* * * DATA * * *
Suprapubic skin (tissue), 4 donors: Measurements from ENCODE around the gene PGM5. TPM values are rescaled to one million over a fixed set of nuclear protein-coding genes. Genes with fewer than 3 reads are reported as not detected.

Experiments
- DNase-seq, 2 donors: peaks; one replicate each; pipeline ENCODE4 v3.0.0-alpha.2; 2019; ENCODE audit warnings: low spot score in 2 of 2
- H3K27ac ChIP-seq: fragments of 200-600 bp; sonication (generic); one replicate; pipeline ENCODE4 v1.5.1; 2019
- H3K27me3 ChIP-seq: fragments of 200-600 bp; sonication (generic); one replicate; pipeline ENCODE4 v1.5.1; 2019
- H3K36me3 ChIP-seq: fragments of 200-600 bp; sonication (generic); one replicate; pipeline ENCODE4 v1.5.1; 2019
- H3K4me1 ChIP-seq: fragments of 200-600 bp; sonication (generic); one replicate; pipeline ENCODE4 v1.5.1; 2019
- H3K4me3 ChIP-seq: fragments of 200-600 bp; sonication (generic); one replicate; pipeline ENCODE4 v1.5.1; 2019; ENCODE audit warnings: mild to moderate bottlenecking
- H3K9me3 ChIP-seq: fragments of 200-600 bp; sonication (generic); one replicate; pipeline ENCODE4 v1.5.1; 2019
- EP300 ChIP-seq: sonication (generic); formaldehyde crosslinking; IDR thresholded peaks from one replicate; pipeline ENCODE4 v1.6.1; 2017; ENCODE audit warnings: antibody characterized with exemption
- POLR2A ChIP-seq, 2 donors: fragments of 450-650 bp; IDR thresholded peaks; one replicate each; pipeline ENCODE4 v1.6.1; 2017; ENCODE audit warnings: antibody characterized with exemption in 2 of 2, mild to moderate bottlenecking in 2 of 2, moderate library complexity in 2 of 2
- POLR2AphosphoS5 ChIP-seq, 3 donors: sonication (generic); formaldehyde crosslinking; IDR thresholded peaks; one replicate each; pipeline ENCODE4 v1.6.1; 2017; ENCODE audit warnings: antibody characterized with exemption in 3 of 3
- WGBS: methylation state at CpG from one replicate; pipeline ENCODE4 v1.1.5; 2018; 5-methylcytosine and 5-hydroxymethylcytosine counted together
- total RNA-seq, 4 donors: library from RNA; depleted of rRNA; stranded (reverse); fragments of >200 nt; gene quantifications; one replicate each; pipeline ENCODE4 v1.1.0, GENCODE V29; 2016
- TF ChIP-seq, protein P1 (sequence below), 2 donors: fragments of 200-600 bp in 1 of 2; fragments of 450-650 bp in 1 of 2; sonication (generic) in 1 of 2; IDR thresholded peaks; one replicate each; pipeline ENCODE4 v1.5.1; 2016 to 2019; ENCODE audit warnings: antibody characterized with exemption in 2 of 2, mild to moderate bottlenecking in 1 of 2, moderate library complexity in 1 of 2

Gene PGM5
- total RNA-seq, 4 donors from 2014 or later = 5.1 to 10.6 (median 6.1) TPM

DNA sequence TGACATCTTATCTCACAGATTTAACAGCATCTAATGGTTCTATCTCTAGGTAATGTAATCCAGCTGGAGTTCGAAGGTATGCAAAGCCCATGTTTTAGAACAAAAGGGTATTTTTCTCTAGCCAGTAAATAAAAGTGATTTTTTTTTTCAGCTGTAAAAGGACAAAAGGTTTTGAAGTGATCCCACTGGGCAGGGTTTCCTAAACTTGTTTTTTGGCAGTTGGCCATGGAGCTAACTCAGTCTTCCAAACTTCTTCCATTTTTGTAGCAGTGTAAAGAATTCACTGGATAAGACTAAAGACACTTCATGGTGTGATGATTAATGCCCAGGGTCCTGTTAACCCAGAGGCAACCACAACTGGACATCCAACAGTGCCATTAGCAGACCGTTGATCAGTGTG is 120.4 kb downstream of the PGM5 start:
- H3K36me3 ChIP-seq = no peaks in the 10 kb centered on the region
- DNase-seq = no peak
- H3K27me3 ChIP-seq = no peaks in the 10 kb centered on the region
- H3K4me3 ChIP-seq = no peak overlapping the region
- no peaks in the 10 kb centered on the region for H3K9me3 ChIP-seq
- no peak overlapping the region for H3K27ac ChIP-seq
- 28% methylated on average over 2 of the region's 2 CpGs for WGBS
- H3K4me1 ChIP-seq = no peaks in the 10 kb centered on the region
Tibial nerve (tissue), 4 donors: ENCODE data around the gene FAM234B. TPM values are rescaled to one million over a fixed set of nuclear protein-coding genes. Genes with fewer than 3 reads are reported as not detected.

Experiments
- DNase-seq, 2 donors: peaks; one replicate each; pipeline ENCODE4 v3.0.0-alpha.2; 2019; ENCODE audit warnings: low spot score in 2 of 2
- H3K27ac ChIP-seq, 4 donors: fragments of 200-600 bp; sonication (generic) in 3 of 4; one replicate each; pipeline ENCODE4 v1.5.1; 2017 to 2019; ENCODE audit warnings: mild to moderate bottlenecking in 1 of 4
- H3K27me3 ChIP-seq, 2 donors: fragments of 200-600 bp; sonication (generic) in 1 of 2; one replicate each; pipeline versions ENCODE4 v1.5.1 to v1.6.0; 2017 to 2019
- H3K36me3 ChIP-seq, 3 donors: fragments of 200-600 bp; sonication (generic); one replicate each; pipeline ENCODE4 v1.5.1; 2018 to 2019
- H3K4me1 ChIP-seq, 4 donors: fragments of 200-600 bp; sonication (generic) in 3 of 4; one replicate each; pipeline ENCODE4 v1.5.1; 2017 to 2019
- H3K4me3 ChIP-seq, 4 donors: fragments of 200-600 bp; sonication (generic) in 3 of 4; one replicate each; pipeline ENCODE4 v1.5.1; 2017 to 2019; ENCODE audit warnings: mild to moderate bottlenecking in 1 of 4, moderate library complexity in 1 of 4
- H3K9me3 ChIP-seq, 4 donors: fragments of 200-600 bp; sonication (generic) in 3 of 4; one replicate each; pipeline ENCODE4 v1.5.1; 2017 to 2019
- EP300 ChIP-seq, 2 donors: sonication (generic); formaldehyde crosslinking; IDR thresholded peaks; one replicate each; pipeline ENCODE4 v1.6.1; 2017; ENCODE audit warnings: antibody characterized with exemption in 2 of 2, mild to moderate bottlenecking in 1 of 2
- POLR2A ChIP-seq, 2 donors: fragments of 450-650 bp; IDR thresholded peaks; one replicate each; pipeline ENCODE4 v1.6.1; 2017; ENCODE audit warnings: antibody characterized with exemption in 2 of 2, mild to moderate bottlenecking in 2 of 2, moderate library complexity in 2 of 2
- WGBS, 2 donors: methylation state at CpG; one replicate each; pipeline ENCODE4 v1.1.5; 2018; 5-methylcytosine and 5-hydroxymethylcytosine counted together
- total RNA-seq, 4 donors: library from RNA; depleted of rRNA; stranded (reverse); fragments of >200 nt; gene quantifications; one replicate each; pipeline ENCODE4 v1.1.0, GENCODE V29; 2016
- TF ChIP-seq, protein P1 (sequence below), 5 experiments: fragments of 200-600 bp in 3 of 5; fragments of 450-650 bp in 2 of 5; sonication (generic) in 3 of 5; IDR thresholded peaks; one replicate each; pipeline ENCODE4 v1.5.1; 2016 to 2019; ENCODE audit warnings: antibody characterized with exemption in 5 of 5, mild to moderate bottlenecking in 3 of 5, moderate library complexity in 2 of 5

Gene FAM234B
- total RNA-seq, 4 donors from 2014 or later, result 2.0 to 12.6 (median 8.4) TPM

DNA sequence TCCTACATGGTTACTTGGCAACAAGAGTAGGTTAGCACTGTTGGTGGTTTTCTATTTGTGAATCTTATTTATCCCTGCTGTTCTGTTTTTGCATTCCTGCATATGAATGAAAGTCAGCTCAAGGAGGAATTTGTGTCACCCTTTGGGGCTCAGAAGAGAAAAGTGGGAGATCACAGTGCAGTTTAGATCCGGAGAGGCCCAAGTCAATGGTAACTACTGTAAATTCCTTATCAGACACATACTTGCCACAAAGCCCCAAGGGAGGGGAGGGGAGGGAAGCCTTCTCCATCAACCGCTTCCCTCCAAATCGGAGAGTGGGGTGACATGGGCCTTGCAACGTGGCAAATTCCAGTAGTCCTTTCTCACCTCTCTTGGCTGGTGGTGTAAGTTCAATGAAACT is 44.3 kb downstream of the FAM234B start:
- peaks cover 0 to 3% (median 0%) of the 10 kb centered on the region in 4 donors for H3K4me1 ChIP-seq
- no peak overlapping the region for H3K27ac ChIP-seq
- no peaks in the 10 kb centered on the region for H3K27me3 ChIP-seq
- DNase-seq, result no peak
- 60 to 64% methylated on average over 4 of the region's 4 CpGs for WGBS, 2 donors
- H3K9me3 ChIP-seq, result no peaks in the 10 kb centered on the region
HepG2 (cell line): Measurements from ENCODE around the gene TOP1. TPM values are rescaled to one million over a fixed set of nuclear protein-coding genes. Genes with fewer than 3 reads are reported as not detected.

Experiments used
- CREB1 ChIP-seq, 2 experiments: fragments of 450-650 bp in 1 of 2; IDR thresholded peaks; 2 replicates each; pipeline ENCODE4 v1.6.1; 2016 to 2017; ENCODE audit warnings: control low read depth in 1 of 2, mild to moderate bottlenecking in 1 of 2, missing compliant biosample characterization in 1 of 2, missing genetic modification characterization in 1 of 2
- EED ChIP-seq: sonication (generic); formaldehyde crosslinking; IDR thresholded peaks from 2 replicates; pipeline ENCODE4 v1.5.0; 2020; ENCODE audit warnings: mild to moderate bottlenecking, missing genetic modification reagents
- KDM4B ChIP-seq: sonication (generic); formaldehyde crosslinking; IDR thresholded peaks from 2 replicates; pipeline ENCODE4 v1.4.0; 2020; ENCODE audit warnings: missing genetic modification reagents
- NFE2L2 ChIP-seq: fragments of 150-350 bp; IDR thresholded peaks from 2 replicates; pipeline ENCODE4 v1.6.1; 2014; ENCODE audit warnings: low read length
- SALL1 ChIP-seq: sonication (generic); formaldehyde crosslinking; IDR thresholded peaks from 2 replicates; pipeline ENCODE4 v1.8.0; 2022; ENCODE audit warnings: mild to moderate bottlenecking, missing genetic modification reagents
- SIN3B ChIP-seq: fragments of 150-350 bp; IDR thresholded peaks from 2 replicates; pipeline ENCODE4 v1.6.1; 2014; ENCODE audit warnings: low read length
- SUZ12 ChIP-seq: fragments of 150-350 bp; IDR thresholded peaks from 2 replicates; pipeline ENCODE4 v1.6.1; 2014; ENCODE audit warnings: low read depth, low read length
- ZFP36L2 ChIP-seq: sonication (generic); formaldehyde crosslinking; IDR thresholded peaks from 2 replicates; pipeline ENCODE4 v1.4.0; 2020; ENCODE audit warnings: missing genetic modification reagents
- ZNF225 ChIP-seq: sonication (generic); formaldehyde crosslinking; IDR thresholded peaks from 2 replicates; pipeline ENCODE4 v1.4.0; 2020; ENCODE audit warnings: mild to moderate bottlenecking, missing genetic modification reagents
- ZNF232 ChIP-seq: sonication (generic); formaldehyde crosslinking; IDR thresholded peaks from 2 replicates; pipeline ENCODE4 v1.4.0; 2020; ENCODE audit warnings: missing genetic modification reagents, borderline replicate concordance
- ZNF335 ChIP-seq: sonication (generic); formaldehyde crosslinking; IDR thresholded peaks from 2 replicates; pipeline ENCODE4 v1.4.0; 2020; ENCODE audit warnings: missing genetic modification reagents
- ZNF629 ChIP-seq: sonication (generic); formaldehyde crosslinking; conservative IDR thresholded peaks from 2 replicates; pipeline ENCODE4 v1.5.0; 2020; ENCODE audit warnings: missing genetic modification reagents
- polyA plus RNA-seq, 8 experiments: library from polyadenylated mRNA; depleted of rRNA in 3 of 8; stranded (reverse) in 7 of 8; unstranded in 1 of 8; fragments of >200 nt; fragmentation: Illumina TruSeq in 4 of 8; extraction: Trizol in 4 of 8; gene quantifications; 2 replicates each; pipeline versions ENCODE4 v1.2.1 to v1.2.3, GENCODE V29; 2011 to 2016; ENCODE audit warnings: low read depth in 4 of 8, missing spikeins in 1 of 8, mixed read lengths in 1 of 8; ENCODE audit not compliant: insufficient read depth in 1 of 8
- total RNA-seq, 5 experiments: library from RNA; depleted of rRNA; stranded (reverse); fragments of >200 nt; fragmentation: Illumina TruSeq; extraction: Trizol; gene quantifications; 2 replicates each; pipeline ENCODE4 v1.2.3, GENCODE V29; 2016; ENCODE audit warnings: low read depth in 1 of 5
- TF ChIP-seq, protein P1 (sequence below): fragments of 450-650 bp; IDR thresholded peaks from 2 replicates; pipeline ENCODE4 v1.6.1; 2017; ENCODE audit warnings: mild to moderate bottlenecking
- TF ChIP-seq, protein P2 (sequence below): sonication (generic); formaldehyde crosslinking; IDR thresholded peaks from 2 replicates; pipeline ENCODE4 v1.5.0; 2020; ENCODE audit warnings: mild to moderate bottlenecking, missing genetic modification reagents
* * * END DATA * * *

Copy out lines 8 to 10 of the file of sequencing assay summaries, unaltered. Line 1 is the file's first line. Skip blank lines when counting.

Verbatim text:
- H3K4me3 ChIP-seq: fragments of 200-600 bp; sonication (generic); one replicate; pipeline ENCODE4 v1.5.1; 2019; ENCODE audit warnings: mild to moderate bottlenecking
- H3K9me3 ChIP-seq: fragments of 200-600 bp; sonication (generic); one replicate; pipeline ENCODE4 v1.5.1; 2019
- EP300 ChIP-seq: sonication (generic); formaldehyde crosslinking; IDR thresholded peaks from one replicate; pipeline ENCODE4 v1.6.1; 2017; ENCODE audit warnings: antibody characterized with exemption